The US Real Estate Market Should Be Fine
The current turmoil may turn out to be good news for real estate investors in the US. Europe is in for a very tough ride for years to come. There are no good answers and the Euro is on its last legs. The Euro never really made any sense in that you simply cannot merge Greek and Italian cultures with Germany and the Nordic countries. They are different countries for a reason and to think you can merge their monetary systems long term was quite simply, foolish. The Europeans will continue to try to save the system, but in the end it has a good chance of coming apart. The Germans and the Dutch are not going to use their hard earned money to bail out Berlusconi and his antics, nor the failure of Greeks to pay their taxes. Why as a good tax paying German would I do that.
The S&P action was not a surprise to anyone, and it is really just a political statement, and not a reflection of the ability of the US Treasury to pay its interest and roll its debt. At least in the short run. There is complete lack of leadership in Washington, and a dysfunctional government, but at least the Tea Party did force everyone to start to deal with the issues that we have all known about for many years-entitlements. Tea Party solutions may be dumb, but someone had to really shake up the system. Maybe in November they will actually do something productive.
The economy will be slower than we all thought. Lease up will take longer and rents will not rise as much as hoped. Lenders will be more cautious, but rates will remain low. However, this is not 2008. The world did not end in the US. The US banks and major corporations are in very good balance sheet condition for the most part. The over levering of investment banks and others is pretty much out of the system. Servicers have gotten their act together and are getting on top of processing the problem properties. There is a long way to go but the complete disaster we all though could happen did not.
So for US real estate in major markets, there is likely to be a lot more European and other money flowing here to invest. They are not going to want to sit with zero return on Treasuries forever. A good piece of US real estate with a reasonable cash flow is a good place to be in this world. With the dollar so down, buying US assets is a reasonable trade. While prices in New York and a few other markets are out of line already, that may adjust now, but it is still good real estate and good cash flow. I would expect Washington DC real estate to begin to decline in value as the government starts to get serious about cost reductions and cutbacks and then sales of assets.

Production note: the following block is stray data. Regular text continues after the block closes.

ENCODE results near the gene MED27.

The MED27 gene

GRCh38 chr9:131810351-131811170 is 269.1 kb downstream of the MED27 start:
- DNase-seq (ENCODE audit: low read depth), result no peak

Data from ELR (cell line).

With rates at all time low, and now pretty sure to stay there for probably another year or more, cash flows on good assets should remain solid for a couple for a couple of years. I think that projecting huge value jumps over 4 or 5 years is hard to do since there is so much we cannot predict, so current cash flow is probably what is most reasonable to be looking to. Solid office assets, good newer hotel assets in all markets, multifamily in many markets are all assets worth acquiring. Newer hotels will be good because the older ones will not get the renovation funding to be competitive and they are already well behind schedule to upgrade and so will not be able to compete with new, well branded product. Retail is very risky because it is faced with the dual issues of slow retail sales for a lengthy period and online shopping now becoming a major force. Multi is going to stay good so long as there is not too much new development because it will remain hard for many people to get a mortgage and foreclosures will continue to push millions into renting for several more years.
The outlier is Europe. It could potentially be Lehman revisited, but more likely the Germans and French will do what they need to and the US Fed will help that effort. In the end there will be a deal in Washington for $4 trillion or some number like that and there will be some move to tax reform and entitlement reform. More importantly, November 2012 is only a little over a year off and we have some hope that we may get a president who is at somewhat knowledgeable about business and not a community activist who views al of us as fat cat bad guys who should be heavily taxed to transfer our hard earned wealth to all of his constituents.
Everyone needs to take a deep breath. This is nowhere near the potential collapse of the banking system we faced in 2008. That was a real crisis of historic proportions. Rates will remain calm and low for a long time. US real estate will be fine. Europe will continue a disaster in the making. Lenders will be more cautious, but they will come back into the market soon so long as the mortgage bond market revives. Life will go on. If you survived 2008, this will not be that bad.